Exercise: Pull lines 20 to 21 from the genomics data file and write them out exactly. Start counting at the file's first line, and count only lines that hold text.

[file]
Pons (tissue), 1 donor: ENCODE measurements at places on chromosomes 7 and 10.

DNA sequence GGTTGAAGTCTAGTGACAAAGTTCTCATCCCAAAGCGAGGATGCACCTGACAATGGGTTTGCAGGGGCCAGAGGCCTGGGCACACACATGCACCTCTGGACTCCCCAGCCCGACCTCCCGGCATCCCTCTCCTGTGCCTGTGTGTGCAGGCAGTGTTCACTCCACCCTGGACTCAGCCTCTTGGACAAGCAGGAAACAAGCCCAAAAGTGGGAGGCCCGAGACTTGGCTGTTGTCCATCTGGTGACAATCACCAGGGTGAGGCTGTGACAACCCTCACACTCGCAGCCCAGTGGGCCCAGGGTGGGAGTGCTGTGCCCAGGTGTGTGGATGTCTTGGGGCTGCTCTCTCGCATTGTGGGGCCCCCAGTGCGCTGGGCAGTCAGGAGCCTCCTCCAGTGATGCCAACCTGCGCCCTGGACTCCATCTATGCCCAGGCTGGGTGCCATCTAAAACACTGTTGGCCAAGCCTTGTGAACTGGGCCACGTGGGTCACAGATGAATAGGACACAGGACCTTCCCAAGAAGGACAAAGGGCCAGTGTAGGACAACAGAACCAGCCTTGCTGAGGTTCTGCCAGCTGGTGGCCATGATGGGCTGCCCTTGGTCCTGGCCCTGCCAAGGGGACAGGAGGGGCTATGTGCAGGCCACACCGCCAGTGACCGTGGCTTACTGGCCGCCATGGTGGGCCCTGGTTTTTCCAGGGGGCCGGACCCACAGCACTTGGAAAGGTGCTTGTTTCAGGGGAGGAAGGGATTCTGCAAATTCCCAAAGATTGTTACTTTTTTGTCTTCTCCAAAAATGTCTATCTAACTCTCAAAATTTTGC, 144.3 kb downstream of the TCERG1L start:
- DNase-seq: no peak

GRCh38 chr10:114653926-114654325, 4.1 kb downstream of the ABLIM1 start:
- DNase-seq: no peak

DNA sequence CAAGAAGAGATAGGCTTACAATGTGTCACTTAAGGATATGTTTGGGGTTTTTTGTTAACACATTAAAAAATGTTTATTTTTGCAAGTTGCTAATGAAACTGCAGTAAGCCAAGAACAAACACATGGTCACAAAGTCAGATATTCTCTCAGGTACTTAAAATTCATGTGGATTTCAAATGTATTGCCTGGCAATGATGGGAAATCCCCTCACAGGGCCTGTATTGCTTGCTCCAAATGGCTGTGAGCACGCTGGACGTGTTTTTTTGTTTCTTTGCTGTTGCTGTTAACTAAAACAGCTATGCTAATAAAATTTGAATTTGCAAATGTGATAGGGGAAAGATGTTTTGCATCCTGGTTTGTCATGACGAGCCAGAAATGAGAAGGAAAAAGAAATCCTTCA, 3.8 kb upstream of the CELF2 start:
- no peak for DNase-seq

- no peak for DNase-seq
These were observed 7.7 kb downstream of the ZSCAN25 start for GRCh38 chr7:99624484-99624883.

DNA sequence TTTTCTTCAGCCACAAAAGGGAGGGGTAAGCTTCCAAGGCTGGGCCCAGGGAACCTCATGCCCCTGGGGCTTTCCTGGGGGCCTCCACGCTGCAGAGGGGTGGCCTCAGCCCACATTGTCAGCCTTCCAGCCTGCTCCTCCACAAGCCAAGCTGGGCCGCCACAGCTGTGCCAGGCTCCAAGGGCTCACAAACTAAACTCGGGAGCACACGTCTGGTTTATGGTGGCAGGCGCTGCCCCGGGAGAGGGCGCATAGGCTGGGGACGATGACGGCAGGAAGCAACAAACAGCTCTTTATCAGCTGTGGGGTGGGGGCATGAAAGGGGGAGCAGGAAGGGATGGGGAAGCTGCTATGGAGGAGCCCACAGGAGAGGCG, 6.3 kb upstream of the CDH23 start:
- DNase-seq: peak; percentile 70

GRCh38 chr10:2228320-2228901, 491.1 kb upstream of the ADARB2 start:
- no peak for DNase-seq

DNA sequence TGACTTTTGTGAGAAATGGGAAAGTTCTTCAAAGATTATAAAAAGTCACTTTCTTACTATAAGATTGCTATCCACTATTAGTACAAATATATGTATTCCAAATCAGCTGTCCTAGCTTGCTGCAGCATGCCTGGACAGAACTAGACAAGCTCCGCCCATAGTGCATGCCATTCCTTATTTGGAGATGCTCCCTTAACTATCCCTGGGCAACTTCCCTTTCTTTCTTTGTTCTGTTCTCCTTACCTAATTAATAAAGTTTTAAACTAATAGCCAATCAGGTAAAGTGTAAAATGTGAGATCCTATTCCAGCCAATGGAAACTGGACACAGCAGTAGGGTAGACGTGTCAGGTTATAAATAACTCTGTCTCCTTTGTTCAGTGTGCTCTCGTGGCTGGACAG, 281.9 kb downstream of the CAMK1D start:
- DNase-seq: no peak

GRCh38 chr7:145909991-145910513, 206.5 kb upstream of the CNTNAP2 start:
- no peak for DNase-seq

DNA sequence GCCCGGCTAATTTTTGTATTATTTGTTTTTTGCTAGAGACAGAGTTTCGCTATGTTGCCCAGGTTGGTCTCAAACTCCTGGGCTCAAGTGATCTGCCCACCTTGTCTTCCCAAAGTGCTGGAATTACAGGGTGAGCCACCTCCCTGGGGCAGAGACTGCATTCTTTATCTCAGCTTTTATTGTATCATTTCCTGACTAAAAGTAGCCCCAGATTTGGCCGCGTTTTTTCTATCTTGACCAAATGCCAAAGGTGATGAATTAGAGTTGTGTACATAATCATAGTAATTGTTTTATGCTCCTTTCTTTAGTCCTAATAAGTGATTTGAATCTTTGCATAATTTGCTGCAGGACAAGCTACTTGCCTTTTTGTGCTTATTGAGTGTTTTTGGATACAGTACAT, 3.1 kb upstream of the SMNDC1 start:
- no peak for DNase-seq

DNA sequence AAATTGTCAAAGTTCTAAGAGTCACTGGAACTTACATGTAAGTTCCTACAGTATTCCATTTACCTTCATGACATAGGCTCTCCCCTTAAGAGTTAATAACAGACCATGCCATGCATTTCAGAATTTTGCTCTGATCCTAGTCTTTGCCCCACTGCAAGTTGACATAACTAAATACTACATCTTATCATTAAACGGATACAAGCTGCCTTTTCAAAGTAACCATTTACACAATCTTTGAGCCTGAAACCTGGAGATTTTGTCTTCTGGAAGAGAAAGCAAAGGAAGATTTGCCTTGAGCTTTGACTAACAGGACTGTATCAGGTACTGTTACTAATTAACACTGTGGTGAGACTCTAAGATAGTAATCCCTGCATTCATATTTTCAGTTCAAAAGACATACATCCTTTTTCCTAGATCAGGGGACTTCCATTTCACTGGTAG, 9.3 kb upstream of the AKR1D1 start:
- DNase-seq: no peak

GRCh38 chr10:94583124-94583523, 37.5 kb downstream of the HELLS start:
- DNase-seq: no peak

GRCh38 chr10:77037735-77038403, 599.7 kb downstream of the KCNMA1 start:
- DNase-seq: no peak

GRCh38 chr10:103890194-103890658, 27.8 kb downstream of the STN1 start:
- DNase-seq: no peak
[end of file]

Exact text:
DNA sequence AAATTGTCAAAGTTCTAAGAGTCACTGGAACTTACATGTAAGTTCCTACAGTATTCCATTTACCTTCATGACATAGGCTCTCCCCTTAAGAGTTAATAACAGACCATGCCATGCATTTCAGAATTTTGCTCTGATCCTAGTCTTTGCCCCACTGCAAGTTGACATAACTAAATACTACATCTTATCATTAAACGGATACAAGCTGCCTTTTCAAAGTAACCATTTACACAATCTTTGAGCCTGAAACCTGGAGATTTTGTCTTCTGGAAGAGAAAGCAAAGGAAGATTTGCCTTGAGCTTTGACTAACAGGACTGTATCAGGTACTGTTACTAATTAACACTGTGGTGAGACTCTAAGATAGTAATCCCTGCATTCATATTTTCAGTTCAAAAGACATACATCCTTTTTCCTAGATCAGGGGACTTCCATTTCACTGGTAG, 9.3 kb upstream of the AKR1D1 start:
- DNase-seq: no peak